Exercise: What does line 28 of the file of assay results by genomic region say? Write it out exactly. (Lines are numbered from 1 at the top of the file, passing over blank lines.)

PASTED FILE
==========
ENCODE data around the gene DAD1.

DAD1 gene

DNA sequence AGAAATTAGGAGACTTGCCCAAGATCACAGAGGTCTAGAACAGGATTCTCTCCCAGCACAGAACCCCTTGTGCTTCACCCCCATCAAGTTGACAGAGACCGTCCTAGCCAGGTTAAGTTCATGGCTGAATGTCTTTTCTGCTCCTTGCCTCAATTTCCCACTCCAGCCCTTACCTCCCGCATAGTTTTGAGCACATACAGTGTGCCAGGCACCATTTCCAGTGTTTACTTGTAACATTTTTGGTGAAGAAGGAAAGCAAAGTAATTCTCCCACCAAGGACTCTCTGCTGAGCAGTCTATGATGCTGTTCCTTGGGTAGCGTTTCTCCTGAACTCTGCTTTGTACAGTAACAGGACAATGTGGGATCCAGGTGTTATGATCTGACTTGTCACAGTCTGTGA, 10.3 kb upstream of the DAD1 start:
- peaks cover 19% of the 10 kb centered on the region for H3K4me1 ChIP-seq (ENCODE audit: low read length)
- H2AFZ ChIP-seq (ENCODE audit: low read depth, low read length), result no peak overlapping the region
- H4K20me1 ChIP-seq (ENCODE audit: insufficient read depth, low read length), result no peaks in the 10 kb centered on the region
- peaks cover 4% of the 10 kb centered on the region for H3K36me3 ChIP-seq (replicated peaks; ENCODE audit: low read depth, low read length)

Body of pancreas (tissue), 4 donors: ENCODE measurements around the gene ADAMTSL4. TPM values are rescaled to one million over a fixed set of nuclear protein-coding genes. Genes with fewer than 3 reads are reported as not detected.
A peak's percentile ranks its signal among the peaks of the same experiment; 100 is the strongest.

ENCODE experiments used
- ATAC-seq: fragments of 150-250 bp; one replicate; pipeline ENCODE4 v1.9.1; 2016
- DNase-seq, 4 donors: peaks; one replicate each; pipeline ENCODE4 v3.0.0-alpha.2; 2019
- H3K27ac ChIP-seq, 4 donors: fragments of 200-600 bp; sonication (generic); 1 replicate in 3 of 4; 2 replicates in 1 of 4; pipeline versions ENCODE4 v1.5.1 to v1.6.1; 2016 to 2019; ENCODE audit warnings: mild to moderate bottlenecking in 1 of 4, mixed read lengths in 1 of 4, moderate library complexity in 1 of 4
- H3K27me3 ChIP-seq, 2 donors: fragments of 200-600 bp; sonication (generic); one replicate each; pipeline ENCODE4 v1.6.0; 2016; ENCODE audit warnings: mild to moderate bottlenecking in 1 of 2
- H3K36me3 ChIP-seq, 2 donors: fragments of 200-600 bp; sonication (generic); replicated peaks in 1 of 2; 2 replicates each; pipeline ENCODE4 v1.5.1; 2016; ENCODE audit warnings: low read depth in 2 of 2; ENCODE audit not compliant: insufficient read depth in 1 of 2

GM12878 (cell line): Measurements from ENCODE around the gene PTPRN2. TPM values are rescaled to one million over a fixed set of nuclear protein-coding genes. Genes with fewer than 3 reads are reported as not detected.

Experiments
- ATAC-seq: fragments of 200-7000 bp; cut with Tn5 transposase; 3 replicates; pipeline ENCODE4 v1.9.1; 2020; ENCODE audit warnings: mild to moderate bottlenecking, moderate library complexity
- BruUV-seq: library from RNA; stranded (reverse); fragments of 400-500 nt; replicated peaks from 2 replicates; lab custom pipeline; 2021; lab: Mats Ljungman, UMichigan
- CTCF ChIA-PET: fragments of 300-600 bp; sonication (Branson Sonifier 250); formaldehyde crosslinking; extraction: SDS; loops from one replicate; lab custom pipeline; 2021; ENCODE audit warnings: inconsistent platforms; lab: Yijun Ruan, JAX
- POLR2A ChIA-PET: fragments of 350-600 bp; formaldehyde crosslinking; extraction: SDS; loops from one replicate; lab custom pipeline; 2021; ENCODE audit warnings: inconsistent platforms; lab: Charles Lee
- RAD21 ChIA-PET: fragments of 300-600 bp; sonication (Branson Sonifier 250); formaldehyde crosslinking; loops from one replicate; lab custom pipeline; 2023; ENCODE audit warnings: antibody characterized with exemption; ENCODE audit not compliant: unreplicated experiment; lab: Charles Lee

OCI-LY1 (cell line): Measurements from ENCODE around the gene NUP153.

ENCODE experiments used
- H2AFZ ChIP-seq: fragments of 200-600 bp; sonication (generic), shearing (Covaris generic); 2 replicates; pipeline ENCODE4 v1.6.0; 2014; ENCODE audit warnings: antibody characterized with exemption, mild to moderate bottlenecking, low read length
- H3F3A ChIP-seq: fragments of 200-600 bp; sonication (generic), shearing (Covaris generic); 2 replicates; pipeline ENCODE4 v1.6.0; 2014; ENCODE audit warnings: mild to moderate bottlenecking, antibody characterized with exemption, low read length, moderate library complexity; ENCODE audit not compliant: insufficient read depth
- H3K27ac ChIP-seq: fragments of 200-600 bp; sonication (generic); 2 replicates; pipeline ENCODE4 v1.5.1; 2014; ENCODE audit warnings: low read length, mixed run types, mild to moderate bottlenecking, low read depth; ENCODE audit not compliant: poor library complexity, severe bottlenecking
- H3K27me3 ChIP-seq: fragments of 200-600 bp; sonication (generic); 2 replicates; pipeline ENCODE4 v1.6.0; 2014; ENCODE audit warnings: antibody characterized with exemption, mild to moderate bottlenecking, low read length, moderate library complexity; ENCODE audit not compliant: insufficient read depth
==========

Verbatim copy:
- H3K27me3 ChIP-seq: fragments of 200-600 bp; sonication (generic); 2 replicates; pipeline ENCODE4 v1.6.0; 2014; ENCODE audit warnings: antibody characterized with exemption, mild to moderate bottlenecking, low read length, moderate library complexity; ENCODE audit not compliant: insufficient read depth